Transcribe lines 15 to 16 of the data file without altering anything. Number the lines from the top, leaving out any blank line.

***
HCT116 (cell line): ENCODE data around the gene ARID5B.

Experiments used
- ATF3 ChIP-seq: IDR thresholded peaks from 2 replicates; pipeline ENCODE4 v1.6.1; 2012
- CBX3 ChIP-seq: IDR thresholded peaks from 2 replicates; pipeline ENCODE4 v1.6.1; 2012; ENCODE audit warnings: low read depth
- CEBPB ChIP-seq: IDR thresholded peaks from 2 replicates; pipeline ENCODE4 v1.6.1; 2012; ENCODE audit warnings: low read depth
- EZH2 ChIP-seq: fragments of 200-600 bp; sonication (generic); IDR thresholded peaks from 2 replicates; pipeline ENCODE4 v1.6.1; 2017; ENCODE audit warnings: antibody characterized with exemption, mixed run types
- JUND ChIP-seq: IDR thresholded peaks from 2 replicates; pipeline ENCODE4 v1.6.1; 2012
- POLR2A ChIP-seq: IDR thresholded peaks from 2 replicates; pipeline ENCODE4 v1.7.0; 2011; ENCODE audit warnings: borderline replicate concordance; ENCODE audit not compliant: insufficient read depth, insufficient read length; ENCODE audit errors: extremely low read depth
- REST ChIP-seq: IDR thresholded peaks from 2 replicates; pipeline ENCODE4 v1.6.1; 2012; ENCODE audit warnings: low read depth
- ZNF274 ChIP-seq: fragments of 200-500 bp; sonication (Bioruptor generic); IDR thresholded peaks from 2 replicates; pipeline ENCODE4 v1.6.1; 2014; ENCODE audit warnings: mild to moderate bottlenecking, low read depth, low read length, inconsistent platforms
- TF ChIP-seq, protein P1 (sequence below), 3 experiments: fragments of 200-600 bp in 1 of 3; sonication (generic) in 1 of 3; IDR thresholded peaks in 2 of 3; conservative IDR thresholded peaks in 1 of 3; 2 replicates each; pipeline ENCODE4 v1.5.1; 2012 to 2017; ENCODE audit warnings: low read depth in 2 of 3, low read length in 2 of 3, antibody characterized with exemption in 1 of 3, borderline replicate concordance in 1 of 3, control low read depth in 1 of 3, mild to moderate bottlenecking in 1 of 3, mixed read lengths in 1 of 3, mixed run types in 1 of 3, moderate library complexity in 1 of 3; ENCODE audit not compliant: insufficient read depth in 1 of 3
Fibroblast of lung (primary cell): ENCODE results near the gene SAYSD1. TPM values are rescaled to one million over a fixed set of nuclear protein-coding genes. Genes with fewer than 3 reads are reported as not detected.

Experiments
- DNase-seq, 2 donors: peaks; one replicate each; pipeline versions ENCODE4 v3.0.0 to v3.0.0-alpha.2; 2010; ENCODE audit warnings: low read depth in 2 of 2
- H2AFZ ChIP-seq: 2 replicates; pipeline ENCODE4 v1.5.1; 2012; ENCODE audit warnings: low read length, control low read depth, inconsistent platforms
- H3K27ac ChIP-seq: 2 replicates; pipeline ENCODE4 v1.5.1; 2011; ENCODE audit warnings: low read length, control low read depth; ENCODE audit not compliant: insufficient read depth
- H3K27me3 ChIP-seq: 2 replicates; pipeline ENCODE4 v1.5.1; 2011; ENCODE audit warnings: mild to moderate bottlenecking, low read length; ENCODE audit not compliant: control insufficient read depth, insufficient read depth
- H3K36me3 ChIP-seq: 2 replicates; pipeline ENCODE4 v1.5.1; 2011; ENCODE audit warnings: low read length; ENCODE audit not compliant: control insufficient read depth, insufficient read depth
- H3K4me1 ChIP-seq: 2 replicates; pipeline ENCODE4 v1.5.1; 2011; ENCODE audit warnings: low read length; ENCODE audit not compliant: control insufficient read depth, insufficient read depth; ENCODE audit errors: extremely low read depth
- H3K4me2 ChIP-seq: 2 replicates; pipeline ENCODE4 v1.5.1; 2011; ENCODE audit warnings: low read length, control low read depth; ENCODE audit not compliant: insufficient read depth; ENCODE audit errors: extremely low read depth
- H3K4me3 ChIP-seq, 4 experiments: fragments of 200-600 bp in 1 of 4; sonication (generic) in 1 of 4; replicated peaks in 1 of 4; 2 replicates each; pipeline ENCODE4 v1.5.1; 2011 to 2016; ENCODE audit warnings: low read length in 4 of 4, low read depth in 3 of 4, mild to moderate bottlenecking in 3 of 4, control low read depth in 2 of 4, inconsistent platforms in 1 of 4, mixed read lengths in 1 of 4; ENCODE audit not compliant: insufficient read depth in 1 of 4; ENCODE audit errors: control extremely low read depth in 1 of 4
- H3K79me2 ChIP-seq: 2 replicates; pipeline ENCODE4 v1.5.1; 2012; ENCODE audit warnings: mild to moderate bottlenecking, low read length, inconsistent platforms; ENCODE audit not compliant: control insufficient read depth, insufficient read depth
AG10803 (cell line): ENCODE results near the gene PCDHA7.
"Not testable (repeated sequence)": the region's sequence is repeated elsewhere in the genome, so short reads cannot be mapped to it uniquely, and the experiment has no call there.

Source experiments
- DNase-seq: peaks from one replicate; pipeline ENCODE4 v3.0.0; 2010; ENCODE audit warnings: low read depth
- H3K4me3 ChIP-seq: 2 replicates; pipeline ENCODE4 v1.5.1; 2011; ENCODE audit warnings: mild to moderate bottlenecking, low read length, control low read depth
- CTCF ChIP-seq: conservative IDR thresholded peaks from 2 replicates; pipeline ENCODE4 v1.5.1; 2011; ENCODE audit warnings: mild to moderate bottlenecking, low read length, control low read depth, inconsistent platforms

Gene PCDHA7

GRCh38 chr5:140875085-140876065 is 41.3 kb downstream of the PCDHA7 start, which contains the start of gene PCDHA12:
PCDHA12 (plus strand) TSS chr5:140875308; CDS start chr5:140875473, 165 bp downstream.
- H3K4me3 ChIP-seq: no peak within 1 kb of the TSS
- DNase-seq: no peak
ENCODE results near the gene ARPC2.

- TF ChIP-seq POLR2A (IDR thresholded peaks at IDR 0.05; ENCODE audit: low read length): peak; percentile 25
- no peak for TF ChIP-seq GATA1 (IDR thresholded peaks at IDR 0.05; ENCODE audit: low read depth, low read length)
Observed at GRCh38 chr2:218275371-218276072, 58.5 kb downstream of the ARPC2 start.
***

- H2AFZ ChIP-seq: 2 replicates; pipeline ENCODE4 v1.5.1; 2012; ENCODE audit warnings: low read length, control low read depth, inconsistent platforms
- H3K27ac ChIP-seq: 2 replicates; pipeline ENCODE4 v1.5.1; 2011; ENCODE audit warnings: low read length, control low read depth; ENCODE audit not compliant: insufficient read depth